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A central component of the debate on gender equality is valuing women in society as equal, participating citizens. According the Australian Human Rights Commission, Australian women continue to experience inequality and/or discrimination in their daily lives, which limits their life opportunities. For example, despite composing approximately 46 per cent of the Australian workforce, women are paid almost 20% less than men each week for equivalent full-time work. Australia’s ranking on a global index measuring gender equality, has also slipped considerably within the last decade. Not only are Australian women over-represented as part-time workers in low-paid or insecure work but they are also underrepresented in leadership roles in both the private and public sector with less than 20% representation.
Pervading issues such as sexual harassment (affecting 25% of women), discrimination (affecting almost 50% of women) and increased chances of poverty also affect women’s equal participation in society. Unfortunately, family violence is the leading preventable cause of death, disability and illness in women aged 15 to 44 years affecting 33% of women which also leads to many women being forced to rely on one income to get by.
Gender equality in Australia can be summarized in the diagram above.
Given the many unjust experiences that Australian women are likely to face during their lifetime, what can we do from an educational perspective to help empower young women, other than try to ensure that they have the same educational choices as men and an increased participation rate in traditionally male-oriented educational fields?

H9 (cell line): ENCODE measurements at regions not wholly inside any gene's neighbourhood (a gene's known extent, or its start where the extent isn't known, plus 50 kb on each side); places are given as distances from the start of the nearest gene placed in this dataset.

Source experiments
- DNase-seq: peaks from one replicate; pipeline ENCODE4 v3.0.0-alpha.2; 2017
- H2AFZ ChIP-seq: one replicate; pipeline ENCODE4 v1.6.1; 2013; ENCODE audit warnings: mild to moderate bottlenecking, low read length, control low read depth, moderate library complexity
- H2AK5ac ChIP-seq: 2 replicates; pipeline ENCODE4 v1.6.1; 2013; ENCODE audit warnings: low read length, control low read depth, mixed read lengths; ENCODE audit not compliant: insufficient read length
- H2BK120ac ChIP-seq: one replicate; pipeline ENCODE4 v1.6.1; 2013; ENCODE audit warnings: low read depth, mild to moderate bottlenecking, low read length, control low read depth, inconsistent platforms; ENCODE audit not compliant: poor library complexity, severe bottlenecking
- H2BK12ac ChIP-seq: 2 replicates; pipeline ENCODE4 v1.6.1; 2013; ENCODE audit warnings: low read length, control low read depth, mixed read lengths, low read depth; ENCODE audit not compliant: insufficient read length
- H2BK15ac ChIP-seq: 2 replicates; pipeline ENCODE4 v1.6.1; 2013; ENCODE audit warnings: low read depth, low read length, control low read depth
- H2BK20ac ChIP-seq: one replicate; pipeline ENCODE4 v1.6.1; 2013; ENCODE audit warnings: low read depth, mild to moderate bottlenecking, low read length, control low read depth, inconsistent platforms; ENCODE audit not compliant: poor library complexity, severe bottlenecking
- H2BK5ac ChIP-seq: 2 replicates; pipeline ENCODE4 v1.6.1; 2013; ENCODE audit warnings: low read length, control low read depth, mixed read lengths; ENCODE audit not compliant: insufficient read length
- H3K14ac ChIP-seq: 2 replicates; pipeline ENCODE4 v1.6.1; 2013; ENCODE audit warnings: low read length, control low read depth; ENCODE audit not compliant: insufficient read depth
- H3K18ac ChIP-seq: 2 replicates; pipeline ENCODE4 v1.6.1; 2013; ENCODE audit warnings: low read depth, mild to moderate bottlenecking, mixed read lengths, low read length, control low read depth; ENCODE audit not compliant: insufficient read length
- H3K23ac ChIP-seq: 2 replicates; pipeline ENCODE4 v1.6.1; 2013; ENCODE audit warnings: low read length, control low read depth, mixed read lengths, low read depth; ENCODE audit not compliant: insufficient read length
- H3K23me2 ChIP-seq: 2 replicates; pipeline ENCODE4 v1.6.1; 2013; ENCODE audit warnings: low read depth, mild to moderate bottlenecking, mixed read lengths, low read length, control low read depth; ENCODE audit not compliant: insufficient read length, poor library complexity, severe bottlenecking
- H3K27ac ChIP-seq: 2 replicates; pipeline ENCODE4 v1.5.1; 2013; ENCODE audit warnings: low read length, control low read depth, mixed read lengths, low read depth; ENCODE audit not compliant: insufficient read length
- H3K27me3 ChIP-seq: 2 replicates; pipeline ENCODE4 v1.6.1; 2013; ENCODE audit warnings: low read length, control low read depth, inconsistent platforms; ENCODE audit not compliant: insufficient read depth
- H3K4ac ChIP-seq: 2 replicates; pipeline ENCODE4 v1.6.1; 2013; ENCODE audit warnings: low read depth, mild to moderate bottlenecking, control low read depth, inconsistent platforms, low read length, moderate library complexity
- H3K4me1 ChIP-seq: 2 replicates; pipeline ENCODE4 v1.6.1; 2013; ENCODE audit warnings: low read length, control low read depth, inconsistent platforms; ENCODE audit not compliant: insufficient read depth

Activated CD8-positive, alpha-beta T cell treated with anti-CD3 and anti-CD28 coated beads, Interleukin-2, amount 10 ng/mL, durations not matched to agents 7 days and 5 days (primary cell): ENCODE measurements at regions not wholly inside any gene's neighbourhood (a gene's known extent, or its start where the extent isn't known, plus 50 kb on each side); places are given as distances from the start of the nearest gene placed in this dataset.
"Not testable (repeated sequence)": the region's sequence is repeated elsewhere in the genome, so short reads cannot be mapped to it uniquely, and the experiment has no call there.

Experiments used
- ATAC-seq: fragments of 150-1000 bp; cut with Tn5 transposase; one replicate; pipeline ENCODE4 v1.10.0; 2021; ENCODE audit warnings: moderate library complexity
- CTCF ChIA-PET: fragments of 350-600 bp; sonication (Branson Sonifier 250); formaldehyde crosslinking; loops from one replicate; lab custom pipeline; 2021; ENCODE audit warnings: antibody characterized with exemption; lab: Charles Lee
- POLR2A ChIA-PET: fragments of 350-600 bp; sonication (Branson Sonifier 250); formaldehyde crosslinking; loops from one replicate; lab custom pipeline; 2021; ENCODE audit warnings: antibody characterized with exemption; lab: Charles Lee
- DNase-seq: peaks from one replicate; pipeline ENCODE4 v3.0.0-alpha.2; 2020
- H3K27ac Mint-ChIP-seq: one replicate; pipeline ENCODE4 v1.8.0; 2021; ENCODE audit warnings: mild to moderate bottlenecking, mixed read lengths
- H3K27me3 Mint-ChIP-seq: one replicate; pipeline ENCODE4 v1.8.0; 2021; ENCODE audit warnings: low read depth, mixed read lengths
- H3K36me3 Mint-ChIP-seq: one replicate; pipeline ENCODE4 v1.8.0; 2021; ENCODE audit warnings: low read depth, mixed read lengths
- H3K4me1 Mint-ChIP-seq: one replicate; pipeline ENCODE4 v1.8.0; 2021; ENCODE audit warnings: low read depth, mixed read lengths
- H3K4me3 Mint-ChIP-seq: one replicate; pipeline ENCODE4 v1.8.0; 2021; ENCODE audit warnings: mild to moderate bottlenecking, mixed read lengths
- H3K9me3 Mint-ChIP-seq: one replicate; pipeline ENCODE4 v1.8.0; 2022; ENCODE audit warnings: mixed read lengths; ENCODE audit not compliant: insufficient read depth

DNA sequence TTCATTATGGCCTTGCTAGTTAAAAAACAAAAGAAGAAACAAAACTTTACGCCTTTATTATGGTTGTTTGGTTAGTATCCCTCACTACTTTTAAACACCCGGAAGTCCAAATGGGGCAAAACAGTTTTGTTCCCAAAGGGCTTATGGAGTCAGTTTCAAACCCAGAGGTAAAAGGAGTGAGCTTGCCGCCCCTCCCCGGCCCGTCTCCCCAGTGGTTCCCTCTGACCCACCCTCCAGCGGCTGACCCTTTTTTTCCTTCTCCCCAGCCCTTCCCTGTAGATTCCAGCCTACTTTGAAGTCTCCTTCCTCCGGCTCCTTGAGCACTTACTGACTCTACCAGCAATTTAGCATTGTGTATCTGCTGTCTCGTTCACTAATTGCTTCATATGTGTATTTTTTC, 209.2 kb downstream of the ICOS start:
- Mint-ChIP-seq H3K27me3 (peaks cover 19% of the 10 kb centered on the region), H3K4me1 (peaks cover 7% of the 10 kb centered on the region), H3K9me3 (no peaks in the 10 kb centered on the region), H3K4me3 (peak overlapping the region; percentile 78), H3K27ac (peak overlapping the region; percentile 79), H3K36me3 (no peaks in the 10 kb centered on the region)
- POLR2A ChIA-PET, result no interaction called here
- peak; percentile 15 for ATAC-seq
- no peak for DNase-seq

Considering that all of the above challenges women face are due to undervaluing the female gender, it makes sense to improve the perceived value that women can provide to society. It is here where we need to consider how the following experiences women are also likely to face in their lives affects their self-esteem:
1) Increasing divorce rate
2) Higher chances of ageing and living alone compared to men
3) Disempowering capitalist exploitation of women’s insecurities
4) Society undervaluing aging women in contrast to aging men
Let’s take a closer look at the last two points, their links with each other and how they work together to create the ‘inferior’ sex status women often carry as a burden.
It is clear that the sexualization of women’s bodies is used to sell everything from motor oil to sports events. In capitalist societies where over consumption is common, women are constantly made to feel unworthy even before their first wrinkle or cellulite patch appears. Not only are women expected to spend the limited money they earn in an unequal workplace on endless beauty services and products with unguaranteed results and unsubstantiated claims, but the mere fact women age is communicated to women as being some kind of crude public offence. Consider the over marketing of beauty creams to the female target market as an example. Ironically, the fallacy of the miracle cream that seems to target everything from reducing cellulite and wrinkles to increasing a woman’s pouty lips and breasts has many women preoccupied with an endless effort of trial and error to find the ‘right’ cream, despite the fact most creams are filled with cheap fillers rather than active ingredients. The modality of ‘may help’ not only ensures that unwary and trusting female consumers will purchase endless creams but that big businesses will continue to fill their pockets at women’s expense.